Thursday, 26 February 2015

Me Talk Pretty One Day by David Sedaris

Back in the days when I'd only dimly heard of David Sedaris, the book I had heard of was Me Talk Pretty One Day. Based on the title alone, I was under the assumption that it was a novel about a girl with mental development problems. It was perhaps that which led to me getting an embarrassingly long way into Dress Your Family in Corduroy and Denim before realising that it was not a novel about a young girl. But now, on my third Sedaris book, I'm in the swing of things - he writes humorous essays about his own life.  But you probably know that already.

This collection is (I believe) his bestselling title, and it is extremely funny. The focus is not so much on his family as it was in the other two books I read, although the first few stories do take place among those many brothers and sisters. They're anecdotes, really, more than stories - about how David's father forced them all to play instruments, with the misguided idea that they would become almost instantly proficient; about his overly-invested speech therapist; about tanning competitions on the beach. His eye for an anecdote is perfect. Sedaris is endlessly dry, self-deprecating, and able to find the humour in any experience - often through the throwing in of a bizarrely specific detail or unlikely piece of dialogue. Are all his reminiscences accurate? One assumes not. They are exaggerated at the very least. But that doesn't matter a jot.

The two main sections of Me Talk Pretty One Day deal with Sedaris' student years and his experiences trying to learn French. I'm always amazed at how many things Sedaris has crammed in his life, and one of those is a period during which he thought he'd try his hand at performance art. It is all extremely amusing (as that topic is more or less set up to be), even given my discomfort at reading about drug-taking. What makes it so brilliant is the dry, eye-rolling narrative that subtly looks back on disaffected, youthful David from the vantage of disaffected, middle-aged David. And when it comes served with sentences like the following, what more could you want? He is the master of putting together a sentence that neatly wraps up the ridiculous without making a song and dance about it:
I enrolled as an art major at a college known mainly for its animal-husbandry programme.
But the most sustained theme I've seen in the three books I've read so far is, as mentioned, his attempts to learn French and live in France (thanks to the French-dwelling of his partner Hugh). It is these experiences that give the collection its title - with a sort of oh-I-see sense that eluded me with Dress Your Family in Corduory and Denim and Let's Discuss Diabetes With Owls. From his first venture to France, knowing only the French for bottleneck, to his intense lessons with an aggressive teacher, to living fairly confidently off phrases cribbed from medical audiobooks... His lessons sounded brutal, but also led to some amusing moments (of course), and this one gives a good example to Sedaris' style for those who haven't read him:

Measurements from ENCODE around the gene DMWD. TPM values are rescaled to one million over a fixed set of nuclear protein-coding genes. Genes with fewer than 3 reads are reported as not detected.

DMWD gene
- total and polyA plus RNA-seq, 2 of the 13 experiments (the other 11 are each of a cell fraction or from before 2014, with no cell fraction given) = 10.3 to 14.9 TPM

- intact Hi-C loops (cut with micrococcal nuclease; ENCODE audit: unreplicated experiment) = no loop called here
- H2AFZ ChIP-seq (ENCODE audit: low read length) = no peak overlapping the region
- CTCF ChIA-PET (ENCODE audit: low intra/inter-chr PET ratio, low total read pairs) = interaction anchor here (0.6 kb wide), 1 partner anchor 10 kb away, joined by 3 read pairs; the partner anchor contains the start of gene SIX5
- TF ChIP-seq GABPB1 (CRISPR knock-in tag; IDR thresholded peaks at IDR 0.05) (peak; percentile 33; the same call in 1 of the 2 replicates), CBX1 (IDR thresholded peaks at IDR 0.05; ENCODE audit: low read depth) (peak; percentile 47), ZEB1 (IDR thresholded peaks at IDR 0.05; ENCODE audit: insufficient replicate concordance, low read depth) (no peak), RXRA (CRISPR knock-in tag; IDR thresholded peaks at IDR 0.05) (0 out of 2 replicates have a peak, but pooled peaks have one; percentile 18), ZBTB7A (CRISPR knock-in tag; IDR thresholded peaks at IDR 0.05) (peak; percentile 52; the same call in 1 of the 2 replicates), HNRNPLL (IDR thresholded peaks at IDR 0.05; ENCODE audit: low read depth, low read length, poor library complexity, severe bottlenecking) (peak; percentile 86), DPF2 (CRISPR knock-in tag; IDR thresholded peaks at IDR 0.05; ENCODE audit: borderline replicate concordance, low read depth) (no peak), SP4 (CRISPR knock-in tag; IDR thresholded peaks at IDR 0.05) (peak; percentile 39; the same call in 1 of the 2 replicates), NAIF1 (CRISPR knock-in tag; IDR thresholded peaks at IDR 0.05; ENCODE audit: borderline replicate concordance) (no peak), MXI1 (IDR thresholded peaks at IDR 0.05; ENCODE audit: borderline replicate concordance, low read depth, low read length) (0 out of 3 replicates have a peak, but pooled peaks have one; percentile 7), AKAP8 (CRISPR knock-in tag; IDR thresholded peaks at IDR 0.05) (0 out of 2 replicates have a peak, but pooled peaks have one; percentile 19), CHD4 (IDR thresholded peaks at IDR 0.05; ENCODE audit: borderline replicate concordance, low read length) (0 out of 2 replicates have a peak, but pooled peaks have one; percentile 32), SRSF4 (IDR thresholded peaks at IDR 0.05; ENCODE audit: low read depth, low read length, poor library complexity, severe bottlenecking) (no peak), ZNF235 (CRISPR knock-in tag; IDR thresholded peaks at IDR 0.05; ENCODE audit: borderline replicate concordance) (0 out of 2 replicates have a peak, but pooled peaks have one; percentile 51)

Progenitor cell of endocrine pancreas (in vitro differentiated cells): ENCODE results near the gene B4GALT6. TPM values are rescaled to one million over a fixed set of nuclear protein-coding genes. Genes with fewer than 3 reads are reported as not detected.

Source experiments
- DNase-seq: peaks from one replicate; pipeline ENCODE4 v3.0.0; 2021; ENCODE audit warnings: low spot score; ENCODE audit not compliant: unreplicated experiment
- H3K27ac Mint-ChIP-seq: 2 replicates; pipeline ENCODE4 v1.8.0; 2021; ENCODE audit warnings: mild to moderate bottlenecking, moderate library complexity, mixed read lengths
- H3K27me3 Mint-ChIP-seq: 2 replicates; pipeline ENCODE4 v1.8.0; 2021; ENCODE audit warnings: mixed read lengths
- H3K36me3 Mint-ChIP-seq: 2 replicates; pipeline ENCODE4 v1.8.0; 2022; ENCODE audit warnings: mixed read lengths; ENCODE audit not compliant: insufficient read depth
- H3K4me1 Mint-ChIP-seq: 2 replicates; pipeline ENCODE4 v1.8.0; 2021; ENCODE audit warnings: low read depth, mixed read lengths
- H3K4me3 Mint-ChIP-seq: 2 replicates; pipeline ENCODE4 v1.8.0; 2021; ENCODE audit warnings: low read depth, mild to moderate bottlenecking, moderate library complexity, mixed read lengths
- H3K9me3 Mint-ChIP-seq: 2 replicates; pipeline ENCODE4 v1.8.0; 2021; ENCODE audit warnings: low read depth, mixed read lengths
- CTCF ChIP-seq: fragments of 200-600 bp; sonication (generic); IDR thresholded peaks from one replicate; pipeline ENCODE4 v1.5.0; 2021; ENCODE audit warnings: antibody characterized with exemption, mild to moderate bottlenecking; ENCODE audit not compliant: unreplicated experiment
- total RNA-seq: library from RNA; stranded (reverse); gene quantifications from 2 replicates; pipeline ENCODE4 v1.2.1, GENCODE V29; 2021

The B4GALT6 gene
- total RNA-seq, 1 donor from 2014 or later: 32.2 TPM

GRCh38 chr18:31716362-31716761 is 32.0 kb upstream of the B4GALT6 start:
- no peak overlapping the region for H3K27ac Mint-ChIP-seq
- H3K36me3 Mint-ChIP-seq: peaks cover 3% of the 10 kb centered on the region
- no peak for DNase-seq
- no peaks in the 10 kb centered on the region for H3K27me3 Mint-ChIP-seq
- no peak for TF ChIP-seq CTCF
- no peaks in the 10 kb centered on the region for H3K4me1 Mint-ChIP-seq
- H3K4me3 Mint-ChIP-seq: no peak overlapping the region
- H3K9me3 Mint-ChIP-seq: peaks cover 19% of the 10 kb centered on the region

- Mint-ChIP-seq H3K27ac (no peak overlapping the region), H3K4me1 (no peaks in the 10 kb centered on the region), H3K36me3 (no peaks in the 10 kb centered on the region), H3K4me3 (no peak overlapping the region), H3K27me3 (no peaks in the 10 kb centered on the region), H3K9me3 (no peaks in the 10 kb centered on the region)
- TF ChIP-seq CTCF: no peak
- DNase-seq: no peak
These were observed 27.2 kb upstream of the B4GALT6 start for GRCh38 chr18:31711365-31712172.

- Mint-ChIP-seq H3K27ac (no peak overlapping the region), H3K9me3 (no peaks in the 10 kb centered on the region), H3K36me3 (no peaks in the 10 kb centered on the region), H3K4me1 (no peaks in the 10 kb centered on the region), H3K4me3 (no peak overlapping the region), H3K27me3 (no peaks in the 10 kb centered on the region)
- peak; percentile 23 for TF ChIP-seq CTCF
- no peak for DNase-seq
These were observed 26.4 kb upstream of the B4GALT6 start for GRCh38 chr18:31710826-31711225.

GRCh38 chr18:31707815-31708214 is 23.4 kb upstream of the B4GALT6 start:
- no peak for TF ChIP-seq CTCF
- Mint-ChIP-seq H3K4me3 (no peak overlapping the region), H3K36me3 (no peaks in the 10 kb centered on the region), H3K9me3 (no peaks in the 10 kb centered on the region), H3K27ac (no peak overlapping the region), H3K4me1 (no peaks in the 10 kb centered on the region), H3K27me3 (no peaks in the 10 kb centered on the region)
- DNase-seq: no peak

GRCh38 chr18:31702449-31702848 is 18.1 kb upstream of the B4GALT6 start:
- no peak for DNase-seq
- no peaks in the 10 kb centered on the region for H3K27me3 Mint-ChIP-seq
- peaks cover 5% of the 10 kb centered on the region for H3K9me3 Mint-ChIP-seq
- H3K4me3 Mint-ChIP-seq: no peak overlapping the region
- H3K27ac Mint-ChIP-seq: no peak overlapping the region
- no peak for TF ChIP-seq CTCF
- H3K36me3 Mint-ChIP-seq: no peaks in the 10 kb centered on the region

"And what does one do on the fourteenth of July? Does one celebrate Bastille Day?"

It was my second month of French class, and the teacher was leading us in an exercise designed to promote the use of one, our latest personal pronoun.

"Might one sing on Bastille Day?" she asked. "Might one dance in the streets? Somebody give me an answer."

Printed in our textbooks was a list of major holidays accompanied by a scattered arrangement of photograph depicting French people in the act of celebration. The object of the lesson was to match the holiday with the corresponding picture. It was simple enough but seemed an exercise better suited to the use of the pronoun they. I didn't know about the rest of the class, but when Bastille Day rolled around, I planned to stay home and clean my oven.
I love that sort of pay-off at the end of that; the detail that is curiously specific and off-kilter, but carefully within the world that Sedaris has created. This world isn't the real world, and isn't a fictional universe, but it's a beautiful, bizarre, grumpy, and very amusing realm that Sedaris has both created and made his own.

Oh, and I forgot to say - Liz very kindly gave me this copy; thanks so much, Liz!

Tuesday, 24 February 2015

Whither silliness?

An interesting question was posed today in my online book group - in passing, actually, in a discussion of Elizabeth von Arnim - about silliness in books. It was agreed (between the two of us, at least) that silliness could be on the level of either plot or dialogue. I think there's a place for either, but definitely prefer the latter.

Let me briefly explain... Novels that have silliness on the level of plot are those like P.G. Wodehouse that have absurd event after absurd event - a sort of narrative farce - that is expertly organised but so unlikely as to be impossible. Silliness on the level of dialogue encompasses rather more - the example given was from von Arnim's In the Mountains, where a pompous guest begins a reminiscence with "Our father ..." and the narrator thinks she is about to start praying. I suppose it is moments or wordings that are unlikely to happen.